The postseason is only four games old for the 76ers, but, despite a roster that is top-heavy with talent and personality, it is obvious that all of them, all of their opponents, and all of us, are mere moons orbiting the planet of Joel Embiid.
This does not qualify as a surprise.
Embiid hasn’t just been the center of attention, literally and figuratively, he has been the most compelling story nearly all the time, even when he isn’t playing. He is part of every plot twist, whether sharing a peek at Amir Johnson’s cell phone on the bench during a bad loss, or failing to stifle a postgame laugh when explaining how sorry he was to nearly separate Jarret Allen’s head from his neck with a swinging elbow.
It’s been one thing after another, all strung like party lamps held together by the tendons of Embiid’s left knee. Will he play? Is he questionable? Is he doubtful? Is he even in the building an hour before the game?
Embiid was scratched just 15 minutes before the start of Game 3, then returned to play despite similar doubts prior to Game 4, turning in a stat line that was otherworldly and, for the Sixers, entirely necessary.
That game also included another nasty swipe at Allen that was ruled a flagrant foul and set off a skirmish when Jared Dudley – Brooklyn’s clown prince of comedy – took issue with the play and charged into Embiid. Even if Dudley’s intent was to goad Embiid into retaliation, it wasn’t all that smart.
Now, what will be the tale for Game 5, a potential close-out game in this first-round series? It might be that the Nets have had enough. Jarret Allen probably has. But the outcome will likely once again have a lot to do with whether Embiid can play and how he plays if he does. No inkling emerged from Monday’s practice, of course.
“Got to keep ‘em guessing,” Embiid said.
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There is evidence that Embiid enjoys the drama of it all -- the guessing game, the attention, the sense that he is the hinge upon which the whole enterprise must swing. To a large extent, despite the presence of Ben Simmons – whose intrigue factor is only slightly less than Embiid’s – and fellow stars in Jimmy Butler and Tobias Harris, that sense is accurate. If the 76ers are going to play for a championship in the next few years, it will be because of the play, and the availability, of Embiid.
He does so much, and is still getting better. His physical play around the basket on offense is obvious, and when he hones his ability to find teammates when forced to pick up the ball, he will be that much more dangerous. As big as he is, he can also drift to the high post to set screens and clear the paint, and is even competent enough shooting from up there that defenses can’t capitalize as much on Simmons having no outside component to his game.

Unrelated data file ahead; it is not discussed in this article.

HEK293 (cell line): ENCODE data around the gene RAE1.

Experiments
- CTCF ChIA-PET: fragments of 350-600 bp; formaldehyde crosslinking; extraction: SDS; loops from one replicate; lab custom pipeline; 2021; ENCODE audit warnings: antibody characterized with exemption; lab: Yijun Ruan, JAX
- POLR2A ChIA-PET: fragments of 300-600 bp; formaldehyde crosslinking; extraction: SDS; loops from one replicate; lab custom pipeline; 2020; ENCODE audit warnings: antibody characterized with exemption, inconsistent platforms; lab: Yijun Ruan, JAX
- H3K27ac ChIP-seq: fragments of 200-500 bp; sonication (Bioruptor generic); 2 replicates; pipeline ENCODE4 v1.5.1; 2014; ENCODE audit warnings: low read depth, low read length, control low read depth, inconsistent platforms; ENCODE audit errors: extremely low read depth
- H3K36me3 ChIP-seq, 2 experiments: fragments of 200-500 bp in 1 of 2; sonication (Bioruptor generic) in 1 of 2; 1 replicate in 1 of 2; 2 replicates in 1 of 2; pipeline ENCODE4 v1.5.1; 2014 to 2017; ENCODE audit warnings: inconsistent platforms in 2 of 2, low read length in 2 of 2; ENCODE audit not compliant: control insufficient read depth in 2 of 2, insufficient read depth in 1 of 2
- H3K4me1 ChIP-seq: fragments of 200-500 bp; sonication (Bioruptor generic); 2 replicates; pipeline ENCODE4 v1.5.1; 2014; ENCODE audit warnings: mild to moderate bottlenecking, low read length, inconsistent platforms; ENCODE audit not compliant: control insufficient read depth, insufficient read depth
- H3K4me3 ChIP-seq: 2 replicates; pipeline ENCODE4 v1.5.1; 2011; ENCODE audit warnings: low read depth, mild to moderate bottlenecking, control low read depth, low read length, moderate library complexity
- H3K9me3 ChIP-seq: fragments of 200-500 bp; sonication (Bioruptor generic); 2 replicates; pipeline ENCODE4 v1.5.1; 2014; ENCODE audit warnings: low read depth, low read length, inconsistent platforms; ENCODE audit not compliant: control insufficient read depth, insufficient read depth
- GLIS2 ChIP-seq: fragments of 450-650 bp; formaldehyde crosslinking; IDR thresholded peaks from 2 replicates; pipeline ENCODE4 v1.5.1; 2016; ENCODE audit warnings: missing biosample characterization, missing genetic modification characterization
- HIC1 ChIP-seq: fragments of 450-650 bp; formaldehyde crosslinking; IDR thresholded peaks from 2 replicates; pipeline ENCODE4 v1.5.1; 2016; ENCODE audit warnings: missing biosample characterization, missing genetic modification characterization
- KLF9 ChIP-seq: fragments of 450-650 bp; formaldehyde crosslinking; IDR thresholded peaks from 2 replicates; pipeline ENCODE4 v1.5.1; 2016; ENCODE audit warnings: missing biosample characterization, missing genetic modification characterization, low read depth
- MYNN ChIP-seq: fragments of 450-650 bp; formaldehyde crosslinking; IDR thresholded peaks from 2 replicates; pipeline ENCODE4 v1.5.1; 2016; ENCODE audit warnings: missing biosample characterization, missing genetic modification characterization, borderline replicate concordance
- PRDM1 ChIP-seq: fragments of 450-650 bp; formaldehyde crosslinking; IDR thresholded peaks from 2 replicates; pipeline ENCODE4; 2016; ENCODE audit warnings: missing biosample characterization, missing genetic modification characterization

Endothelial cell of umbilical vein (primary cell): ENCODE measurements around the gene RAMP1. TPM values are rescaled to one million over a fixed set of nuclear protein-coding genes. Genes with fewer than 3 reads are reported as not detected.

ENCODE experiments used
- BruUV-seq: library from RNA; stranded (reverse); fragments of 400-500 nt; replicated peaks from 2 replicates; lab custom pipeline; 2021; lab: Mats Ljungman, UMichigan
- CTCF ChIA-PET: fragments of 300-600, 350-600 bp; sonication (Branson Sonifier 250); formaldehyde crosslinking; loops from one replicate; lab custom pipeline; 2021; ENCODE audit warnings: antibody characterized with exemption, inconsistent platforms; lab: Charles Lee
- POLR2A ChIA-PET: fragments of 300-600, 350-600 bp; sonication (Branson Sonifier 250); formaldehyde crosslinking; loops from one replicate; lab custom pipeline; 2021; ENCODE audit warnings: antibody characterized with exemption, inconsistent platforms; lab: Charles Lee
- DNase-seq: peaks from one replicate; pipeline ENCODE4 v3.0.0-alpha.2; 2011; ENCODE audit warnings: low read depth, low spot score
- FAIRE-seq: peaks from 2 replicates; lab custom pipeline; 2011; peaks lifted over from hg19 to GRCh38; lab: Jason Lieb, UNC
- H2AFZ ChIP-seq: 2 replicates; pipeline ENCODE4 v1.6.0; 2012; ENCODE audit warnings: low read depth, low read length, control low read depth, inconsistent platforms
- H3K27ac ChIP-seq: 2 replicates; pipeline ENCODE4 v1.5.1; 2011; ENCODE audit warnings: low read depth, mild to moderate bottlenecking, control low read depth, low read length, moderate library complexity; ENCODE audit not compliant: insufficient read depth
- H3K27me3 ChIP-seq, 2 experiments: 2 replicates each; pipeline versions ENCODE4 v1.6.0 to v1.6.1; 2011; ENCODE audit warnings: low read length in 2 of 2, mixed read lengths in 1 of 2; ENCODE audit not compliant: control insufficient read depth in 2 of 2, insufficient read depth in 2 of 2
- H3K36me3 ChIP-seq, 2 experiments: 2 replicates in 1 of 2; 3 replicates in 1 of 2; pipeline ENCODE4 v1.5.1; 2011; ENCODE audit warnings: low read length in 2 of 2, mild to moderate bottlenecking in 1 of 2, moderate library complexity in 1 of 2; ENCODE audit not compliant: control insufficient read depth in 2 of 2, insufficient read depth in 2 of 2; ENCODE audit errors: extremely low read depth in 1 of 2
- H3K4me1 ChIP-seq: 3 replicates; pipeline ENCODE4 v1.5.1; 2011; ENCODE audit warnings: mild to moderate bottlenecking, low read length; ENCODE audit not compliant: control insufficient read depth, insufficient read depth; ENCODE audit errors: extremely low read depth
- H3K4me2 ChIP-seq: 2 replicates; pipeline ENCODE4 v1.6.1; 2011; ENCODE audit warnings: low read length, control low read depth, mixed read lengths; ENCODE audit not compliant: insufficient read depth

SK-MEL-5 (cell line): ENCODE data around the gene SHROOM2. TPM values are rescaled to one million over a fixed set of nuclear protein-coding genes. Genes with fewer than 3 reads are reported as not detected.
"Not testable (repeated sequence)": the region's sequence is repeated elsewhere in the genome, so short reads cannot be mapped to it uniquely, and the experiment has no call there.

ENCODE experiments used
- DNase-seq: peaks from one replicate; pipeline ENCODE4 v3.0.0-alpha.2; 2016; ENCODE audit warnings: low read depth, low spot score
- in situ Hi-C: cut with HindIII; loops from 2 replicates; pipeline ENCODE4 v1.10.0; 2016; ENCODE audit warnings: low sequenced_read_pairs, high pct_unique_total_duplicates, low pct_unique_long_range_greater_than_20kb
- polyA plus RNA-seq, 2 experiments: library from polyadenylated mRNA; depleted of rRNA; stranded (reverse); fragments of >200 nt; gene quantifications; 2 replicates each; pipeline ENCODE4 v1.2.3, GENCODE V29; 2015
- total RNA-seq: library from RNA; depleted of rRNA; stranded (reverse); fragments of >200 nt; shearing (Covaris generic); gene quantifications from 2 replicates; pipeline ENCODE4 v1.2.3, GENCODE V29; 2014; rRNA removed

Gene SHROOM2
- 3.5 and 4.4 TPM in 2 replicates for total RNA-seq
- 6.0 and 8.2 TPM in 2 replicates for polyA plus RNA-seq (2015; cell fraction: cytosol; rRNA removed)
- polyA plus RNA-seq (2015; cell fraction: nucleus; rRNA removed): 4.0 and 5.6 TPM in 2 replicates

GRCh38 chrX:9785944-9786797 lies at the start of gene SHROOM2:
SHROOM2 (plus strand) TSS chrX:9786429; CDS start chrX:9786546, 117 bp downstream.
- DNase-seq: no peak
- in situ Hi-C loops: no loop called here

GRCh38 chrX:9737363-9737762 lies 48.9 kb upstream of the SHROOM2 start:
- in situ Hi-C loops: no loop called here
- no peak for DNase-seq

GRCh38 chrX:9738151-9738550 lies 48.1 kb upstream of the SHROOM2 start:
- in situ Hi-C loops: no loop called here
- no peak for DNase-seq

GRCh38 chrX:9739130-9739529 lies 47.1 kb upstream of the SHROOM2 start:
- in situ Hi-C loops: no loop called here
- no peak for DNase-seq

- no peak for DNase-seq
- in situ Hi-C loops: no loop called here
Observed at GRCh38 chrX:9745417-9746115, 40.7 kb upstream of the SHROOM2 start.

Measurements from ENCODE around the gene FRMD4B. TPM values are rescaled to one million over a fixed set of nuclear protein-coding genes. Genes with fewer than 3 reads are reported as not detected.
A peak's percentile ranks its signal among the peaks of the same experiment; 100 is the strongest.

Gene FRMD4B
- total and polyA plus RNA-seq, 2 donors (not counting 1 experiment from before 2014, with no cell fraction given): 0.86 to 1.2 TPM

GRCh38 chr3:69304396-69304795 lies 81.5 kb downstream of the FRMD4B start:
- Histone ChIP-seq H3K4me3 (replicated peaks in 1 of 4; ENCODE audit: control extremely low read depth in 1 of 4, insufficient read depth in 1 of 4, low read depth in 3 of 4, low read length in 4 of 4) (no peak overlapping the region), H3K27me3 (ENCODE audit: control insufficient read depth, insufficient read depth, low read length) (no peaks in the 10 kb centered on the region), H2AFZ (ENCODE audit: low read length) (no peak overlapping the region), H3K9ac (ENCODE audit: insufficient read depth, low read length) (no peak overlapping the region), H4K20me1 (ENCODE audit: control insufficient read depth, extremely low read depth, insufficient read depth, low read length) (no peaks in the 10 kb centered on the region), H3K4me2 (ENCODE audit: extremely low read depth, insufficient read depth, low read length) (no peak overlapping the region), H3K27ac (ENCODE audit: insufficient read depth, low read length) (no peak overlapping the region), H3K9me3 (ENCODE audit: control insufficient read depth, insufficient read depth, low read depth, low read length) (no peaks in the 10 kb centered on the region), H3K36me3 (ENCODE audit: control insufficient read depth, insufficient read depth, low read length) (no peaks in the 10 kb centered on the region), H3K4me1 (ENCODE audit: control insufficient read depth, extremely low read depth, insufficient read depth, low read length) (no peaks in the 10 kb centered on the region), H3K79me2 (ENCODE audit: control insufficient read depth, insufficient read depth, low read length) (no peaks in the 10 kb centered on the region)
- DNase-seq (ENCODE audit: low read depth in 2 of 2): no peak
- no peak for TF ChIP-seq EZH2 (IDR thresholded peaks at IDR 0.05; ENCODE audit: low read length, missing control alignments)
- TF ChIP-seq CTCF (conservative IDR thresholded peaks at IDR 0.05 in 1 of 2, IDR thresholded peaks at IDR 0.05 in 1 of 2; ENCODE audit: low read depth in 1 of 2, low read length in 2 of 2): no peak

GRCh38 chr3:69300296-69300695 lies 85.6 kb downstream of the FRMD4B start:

Defensively, he covers up for some shoddy on-the-ball perimeter defense that is one of the team’s weak points and, for want of a better word, he sets a tone. Great opponents will still drive traffic to the basket area, but even those will think twice about it.
Then there are the intangibles he brings, chiefly that he is kind of a goof and unpredictable, and his teammates delight in his simple presence. The guys on the other team don’t usually see it that way.
So, yeah, Embiid is all that. He’s the sort of hit that Sam Hinkie was talking about, the one who could offset the inevitable misses of the lottery strategy the former general manager devised. You live with the relative failure of Jahlil Okafor, Nerlens Noel, and Michael Carter-Williams to become transcendent players, if the flip side is two guys like Embiid and Simmons.
The question at the moment, made clear by the series that could conclude tonight, is whether Embiid’s legacy will be written by his immense talent or by his left knee.
The Sixers have won three games in the postseason thus far. To get to a championship round this year, they need nine more, including eight against teams that pose a degree of difficulty far superior to the Nets. That could take as few as nine games, or as many as 17, nearly a quarter of a regular season.
How many of those games will Embiid be able to play? How will the intersection of the tendinitis pain and his general lack of conditioning affect his availability? They have already won once without him, but that’s not a formula for lasting success, particularly given their options at center.
It’s probably going to be the story of the postseason, as Embiid seems destined to be, anyway. Panning back to a wider view, it is possibly going to be the story of several postseasons to come, and it makes you wonder.
The Sixers need to get lucky with the enormous bet the organization made on the big man. Sooner rather than later, they can win a championship based on that “if,” and it would be a blast to watch happen. They cannot win left with a “what-if,” however, and that would be a different kind of blast.